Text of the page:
Sunday, July 17, 2016

LFR 17th July 2016 - Number 0938

We are registered with the GUILD OF ONE-NAME STUDIES

Welcome to the Laws Family Register blog

We reach out to all, regardless of Race, Colour, Creed or National Origin, with support for researching family and documenting cultural inhertance


Your tombstone stands amongst the rest, neglected and alone
The names and dates are chiselled out on polished marble stone
It reaches out to all who care, it is too late to mourn
You did not know that I exist, you died and I was born
Yet each of us are cells of you, in flesh, in blood, in bone.
Our blood contracts and beats a pulse entirely not our own

Dear Ancestor, 
The place you filled one hundred years ago
Spreads out amongst the ones you left who would have loved you so,
I wonder if you lived and loved, I wonder if you knew
That someday I would find this spot, and come to visit you. 



We suspended operation of the LAWS FAMILY REGISTER
from June 30, 3016
We will work on our LAWS FAMILY TREE
This Blog will continue
All LAWS Enquires arw still welcome
Mail us at 

                       Family Events for today 17th July, from our database

We have excluded records of living people to protect their Privacy -we are not showing births after 1920 or marriages after 1940 these are only available to members of the register

If you are interested in anyone listed here, email us with the name, date and reference number, and we will happily do a look up, you might even get a whole tree! 

This blog will also appear on our Facebook page, please come visit us, We will be happy to help with your LAWS/LAWES research, and in certain instances we may be willing to undertake private research on your behalf.

Family Events
1621 - Marriage: John WIGG-1841 and Elizabeth LAWES-1840, Cringleford NFK UK
1724 - Death: Robert LAWS-34630, ENG
1727 - Burial: Aaron LAWES-25941, North Bradley WIL UK
1783 - Marriage: Thomas LAWS-8160 and Esther EAGLE-8217, Wangford SFK UK
1807 - Birth: John LAWS (Butcher Mariner) -32240, Ryton DUR UK
1809 - Birth: Isabella Eleanor LAWS-3902, Portsea HAM UK

1814 - Burial: Sarah LAWS-24299, Portsea HAM UK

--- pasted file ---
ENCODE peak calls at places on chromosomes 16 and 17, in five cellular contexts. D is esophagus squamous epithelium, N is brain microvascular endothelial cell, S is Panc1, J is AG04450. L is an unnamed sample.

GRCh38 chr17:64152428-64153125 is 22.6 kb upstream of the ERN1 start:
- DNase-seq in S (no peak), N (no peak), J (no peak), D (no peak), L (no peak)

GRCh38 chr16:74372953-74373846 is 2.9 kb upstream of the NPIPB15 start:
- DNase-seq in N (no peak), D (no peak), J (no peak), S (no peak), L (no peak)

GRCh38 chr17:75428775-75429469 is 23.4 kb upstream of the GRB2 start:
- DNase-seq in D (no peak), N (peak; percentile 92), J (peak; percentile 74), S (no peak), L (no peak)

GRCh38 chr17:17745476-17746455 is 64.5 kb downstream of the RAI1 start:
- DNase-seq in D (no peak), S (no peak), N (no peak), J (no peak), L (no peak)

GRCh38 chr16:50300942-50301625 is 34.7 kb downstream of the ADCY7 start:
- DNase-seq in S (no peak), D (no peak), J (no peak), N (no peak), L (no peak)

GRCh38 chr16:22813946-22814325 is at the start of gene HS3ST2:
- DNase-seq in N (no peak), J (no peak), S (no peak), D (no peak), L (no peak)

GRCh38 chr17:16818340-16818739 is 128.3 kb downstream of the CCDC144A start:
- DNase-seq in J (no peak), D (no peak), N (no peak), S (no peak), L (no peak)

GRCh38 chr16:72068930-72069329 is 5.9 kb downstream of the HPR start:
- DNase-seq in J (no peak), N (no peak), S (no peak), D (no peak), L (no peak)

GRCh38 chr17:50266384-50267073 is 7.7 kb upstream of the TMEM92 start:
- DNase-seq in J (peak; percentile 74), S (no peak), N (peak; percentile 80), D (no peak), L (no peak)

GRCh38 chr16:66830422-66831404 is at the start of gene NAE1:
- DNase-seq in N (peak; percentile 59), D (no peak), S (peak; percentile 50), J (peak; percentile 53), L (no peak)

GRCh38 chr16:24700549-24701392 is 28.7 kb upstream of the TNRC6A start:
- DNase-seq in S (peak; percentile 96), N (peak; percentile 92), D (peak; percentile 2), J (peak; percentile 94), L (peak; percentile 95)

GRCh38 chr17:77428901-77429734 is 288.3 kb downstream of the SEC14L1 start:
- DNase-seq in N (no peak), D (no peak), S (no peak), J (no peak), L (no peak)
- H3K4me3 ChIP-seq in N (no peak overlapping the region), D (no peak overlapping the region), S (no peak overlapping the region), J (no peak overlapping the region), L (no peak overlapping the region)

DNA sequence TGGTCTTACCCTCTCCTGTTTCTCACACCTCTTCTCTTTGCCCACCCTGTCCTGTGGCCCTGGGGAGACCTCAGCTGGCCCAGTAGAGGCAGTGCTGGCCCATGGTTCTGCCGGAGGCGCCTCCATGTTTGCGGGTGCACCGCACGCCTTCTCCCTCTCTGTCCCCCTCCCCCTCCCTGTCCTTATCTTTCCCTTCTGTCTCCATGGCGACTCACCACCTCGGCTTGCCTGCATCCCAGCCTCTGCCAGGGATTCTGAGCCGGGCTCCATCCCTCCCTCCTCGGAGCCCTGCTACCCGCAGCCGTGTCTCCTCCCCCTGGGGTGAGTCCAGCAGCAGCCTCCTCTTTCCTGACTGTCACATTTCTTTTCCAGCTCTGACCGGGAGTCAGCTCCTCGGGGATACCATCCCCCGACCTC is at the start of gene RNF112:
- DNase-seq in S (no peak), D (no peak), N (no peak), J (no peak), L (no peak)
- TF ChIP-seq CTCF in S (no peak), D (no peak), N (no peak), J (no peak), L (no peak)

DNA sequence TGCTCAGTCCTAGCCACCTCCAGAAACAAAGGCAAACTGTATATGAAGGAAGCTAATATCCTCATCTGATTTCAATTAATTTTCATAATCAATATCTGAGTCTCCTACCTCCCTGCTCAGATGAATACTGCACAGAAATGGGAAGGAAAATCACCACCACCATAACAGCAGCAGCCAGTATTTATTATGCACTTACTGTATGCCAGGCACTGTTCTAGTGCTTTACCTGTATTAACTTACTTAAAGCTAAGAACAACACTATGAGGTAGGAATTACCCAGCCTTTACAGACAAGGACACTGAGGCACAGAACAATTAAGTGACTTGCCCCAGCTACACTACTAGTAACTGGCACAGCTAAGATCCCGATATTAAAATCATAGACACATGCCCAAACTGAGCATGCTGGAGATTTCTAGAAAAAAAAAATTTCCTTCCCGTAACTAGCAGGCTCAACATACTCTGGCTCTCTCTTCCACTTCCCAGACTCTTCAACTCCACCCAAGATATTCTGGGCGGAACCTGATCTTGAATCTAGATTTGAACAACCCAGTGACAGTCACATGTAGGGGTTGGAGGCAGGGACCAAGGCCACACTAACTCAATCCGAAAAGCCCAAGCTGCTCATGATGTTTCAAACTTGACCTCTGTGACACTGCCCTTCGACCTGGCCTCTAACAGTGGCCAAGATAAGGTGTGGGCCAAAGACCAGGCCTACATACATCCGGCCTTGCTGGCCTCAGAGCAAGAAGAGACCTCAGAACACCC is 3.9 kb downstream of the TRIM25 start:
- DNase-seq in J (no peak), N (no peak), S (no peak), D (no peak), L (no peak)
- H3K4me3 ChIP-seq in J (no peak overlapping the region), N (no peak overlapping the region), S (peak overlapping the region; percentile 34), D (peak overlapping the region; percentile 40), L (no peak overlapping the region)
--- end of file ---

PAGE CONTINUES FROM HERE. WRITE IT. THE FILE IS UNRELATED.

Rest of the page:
1825 - Baptism: David LAWS (Farm Servant) -13429, Chatteris CAM UK

1847 - Birth: Jane Loudon LAWS-3017, Barrasford NBL UK
1850 - Birth: Isaac Logan LAWS-11212,
1858 - Death: Willard LAWS-36441,
1863 - Marriage: Richard LAWS-26513 and Eliza FRANCIS-26512, Beccles SFK UK

1863 - Birth: Edward  C LAWS (House Furnishers Asst) -13608, Diss NFK UK
1865 - Birth: Thomas Arthur LAWS-19497, Costessey NFK UK
1871 - Birth: Sallie L LAWS-13916,
1872 - Burial: Alfred Cannell LAWS-37907, Isleworth MDX UK

1875 - Death: Ann LAWS (Widow) -10601, Waterloo Street, Newcastle Upon Tyne NBL
1885 - Birth: Grace R LAWS-34707, CA USA
1889 - Birth: Frederick John LAWS-15579, Swannington NFK (St Margarets)

1892 - Birth: Benjamin LAWS-38276, Johnson, Kane Co. UT United States

1896 - Birth: Albert Leslie  LAWES (Shipping Agent)-27145, Liverpool LAN UK
1904 - Baptism: Alice Florence LAWS-34322, Parkstone DOR UK
1907 - Birth: Winifred Ivy LAWES-32717, Kensington MDX UK
1907 - Death: James Henry LAWS (Bricklayer) -3150, Folkestone KEN UK

1911 - Burial: William Frank LAWS (Foreman Shipbuilder) -8602, Dutton Park, Brisbane QLD                   AUSTRALIA
1914 - Death: Thomas Samuel LAWS (Fish Dealer) -18184, Croydon Park, NSW AUSTRALIA
1914 - Birth: Jasper Jewell LAWS-11299, Mendoza, Caldwell, TX United States
1915 - Birth: Gallashaw LAWS-18244,
1916 - Death: Earl Donald  LAWES (ARMY Private 10561)-22187,
1918 - Birth: Sammye Carol LAWS-26601, Texarkana, Bowie Co TX USA
1961 - Death: Calvert Edward LAWES-40278, Marylebone resided at Maida Vale MDX UK
1964 - Death: Helena Emily Sarah LAWES-34348, Dorchester DOR UK
1981 - Death: George Emanuel LAWS-29398,
1993 - Death: Mary H LAWS (T3 US Army) -16610,
1997 - Cremation: Joy Elaine LAWS-22122,
1997 - Burial: Joy Elaine LAWS-22122, Dunedin NZ
1997 - Burial: Aaron Benjamin LAWS (CPL, US Marine Corps) -16627,
          Riverside National Cemetery CA United States
2003 - Death: Leslie Edward LAWS-21709, Shoal Bay NSW AUSTRALIA
2007 - Residence: G LAWS (Bankrupt) -31423,
2007 - Death: Harry Puddington LAWS (Director of Forestry) -27802, Riverview Health Centre,                   Winnipeg MB CANADA
2008 - Death: Allen Thomas LAWS-41719, 

1747 - Baptism: William POTT-20076, Elmstead ESS UK
1836 - Baptism: Catherine CHARTERS-14159, Aspatria CUL UK
1854 - Birth: David HOWITT- (Ag Lab) 26799, Castle Bytham LIN UK
1880 - Birth: Lillian ROWE-22452, CON UK
1887 - Burial: John DAKER-23547, Stanley cun Wrenthorpe WRY UK
1898 - Birth: Iris SANGER-26741, Wanstead ESS UK
1900 - Birth: Mavis A CLAYTON-14702, Corowa, Sydney NSW AUSTRALIA
1942 - Death: Eva PARKER-14223,
1975 - Death: James Lynn PALMER-29099, Butler Wash, San Juan Co UT USA
2003 - Death: Laura Leah THOMAS (substitute teacher) -12162, Iredell Memorial Hospital,                       Statesville NC United States